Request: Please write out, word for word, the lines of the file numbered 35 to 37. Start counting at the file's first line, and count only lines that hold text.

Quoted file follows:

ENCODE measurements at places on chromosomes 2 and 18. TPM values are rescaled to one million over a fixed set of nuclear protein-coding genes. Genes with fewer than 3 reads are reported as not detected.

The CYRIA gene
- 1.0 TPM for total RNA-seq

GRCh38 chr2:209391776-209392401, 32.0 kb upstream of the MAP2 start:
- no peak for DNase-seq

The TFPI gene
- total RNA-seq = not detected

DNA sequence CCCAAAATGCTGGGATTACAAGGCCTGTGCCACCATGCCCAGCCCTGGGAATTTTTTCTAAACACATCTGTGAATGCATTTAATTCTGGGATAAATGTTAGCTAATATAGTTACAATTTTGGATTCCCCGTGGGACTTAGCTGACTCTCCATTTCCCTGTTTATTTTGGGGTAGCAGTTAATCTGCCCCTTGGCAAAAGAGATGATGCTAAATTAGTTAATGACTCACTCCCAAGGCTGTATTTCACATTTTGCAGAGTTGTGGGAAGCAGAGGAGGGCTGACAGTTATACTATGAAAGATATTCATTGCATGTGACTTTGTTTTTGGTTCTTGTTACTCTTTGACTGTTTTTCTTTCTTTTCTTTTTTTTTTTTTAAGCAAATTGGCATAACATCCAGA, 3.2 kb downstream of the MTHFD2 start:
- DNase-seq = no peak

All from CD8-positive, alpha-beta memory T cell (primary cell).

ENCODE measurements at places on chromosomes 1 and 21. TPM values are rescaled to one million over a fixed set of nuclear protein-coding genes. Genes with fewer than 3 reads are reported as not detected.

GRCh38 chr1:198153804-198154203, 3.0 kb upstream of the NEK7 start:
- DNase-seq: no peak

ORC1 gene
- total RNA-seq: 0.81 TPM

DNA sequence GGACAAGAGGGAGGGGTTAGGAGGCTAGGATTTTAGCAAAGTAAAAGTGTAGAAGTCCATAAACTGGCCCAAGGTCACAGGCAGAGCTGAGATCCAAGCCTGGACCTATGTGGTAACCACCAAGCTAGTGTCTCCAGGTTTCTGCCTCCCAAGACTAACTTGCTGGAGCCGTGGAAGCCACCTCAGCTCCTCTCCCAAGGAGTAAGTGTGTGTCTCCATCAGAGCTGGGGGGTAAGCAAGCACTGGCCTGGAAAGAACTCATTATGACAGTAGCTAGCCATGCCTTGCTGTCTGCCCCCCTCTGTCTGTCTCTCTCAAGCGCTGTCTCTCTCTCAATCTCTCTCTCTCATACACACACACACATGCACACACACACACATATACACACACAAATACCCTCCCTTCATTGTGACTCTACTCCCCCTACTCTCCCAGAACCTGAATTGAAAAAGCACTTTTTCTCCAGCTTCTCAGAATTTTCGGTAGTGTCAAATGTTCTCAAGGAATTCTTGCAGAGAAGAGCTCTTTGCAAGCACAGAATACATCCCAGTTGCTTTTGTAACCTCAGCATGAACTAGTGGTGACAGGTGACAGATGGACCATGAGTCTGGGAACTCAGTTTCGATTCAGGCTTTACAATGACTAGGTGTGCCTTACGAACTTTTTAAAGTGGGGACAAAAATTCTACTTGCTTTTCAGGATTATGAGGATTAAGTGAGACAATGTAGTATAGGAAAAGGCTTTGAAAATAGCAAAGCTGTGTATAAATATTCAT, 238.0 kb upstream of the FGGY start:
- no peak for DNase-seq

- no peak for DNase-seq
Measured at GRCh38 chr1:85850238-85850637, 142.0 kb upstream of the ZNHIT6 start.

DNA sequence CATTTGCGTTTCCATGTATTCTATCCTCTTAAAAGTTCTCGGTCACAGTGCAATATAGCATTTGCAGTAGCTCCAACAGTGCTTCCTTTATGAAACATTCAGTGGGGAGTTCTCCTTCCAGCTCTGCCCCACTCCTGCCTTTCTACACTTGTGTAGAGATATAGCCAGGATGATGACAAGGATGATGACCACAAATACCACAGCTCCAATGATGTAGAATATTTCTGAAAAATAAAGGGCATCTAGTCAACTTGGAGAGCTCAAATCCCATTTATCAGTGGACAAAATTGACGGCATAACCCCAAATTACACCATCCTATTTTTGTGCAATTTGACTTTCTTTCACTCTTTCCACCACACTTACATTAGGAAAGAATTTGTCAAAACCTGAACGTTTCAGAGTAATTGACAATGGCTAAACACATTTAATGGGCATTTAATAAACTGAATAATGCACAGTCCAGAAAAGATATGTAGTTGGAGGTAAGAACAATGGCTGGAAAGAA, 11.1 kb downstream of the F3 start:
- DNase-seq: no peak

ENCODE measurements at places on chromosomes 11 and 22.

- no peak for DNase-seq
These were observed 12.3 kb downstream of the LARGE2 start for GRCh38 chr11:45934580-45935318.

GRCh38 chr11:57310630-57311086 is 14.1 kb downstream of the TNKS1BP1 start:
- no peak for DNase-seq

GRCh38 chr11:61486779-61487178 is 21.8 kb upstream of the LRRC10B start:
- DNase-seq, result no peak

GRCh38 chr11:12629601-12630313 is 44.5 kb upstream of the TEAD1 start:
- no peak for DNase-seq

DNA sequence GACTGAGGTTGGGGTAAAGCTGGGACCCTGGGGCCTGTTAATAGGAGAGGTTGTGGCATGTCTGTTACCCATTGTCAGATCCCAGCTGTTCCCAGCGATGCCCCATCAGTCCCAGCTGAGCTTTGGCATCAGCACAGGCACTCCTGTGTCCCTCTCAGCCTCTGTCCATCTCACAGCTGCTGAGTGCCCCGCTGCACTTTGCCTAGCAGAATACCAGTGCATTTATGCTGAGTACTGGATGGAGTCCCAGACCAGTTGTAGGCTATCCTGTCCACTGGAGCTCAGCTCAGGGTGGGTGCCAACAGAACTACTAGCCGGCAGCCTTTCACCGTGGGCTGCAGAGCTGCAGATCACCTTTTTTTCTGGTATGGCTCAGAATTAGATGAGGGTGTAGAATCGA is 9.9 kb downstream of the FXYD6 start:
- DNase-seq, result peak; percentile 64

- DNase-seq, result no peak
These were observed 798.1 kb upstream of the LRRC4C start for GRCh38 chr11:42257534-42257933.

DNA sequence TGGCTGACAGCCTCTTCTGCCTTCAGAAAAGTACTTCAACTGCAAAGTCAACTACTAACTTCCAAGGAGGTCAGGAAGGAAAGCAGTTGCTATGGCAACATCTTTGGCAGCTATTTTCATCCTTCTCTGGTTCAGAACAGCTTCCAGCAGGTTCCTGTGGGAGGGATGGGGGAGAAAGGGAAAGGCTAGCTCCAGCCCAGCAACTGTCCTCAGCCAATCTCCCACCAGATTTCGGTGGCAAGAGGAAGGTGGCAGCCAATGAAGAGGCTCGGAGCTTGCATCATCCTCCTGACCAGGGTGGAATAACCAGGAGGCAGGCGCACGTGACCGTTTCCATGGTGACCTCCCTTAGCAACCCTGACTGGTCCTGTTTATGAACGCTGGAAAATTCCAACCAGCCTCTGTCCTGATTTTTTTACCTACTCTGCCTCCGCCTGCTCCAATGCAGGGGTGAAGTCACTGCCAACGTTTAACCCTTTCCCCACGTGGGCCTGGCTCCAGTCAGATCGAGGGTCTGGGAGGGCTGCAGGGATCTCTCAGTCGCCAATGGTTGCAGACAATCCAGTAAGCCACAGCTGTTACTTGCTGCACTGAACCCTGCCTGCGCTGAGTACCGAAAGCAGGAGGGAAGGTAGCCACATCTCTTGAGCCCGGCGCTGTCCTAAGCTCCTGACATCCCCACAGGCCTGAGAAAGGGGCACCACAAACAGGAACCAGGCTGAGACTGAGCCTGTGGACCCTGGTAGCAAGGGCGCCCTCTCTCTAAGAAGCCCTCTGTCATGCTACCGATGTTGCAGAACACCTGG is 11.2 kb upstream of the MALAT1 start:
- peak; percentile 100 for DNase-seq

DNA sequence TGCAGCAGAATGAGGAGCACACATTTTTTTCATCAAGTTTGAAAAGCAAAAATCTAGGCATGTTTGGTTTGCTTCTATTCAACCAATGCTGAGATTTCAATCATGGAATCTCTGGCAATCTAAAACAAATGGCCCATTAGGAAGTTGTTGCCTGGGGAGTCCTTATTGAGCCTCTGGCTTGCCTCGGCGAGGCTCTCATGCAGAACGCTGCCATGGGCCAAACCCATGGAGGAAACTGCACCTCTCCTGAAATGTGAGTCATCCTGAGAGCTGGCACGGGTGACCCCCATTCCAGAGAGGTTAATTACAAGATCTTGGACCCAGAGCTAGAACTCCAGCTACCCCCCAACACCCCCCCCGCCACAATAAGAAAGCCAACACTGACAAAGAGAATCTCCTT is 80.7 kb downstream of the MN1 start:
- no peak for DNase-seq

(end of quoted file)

DNA sequence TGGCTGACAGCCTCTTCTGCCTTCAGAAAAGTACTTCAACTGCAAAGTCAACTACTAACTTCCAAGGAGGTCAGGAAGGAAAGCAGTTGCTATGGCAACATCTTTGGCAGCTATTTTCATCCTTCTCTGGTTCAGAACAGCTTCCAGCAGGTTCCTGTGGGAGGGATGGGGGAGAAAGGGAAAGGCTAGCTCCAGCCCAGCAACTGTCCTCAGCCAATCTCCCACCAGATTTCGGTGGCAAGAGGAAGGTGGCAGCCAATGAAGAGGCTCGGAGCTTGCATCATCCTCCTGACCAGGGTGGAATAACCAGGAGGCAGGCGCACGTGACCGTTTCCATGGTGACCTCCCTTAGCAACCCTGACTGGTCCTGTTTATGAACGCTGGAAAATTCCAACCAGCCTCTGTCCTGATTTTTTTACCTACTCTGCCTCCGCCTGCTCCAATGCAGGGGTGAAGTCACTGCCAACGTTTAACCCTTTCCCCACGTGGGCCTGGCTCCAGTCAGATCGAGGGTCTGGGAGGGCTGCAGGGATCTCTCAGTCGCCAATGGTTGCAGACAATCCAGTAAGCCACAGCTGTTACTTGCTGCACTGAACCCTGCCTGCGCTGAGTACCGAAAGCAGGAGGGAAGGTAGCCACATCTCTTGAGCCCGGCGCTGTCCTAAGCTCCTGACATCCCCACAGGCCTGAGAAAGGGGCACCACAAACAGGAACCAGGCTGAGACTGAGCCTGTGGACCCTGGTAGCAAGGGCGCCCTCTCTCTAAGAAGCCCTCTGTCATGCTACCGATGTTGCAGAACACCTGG is 11.2 kb upstream of the MALAT1 start:
- peak; percentile 100 for DNase-seq

DNA sequence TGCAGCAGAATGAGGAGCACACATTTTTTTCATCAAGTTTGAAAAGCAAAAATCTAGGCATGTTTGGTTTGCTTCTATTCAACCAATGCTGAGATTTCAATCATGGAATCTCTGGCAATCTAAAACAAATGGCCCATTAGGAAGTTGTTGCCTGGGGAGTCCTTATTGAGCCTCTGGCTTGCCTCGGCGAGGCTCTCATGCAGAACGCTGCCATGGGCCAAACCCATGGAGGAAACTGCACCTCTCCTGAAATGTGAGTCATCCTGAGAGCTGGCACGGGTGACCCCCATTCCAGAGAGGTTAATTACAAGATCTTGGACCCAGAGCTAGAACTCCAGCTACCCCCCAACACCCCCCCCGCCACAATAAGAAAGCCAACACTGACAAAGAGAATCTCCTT is 80.7 kb downstream of the MN1 start: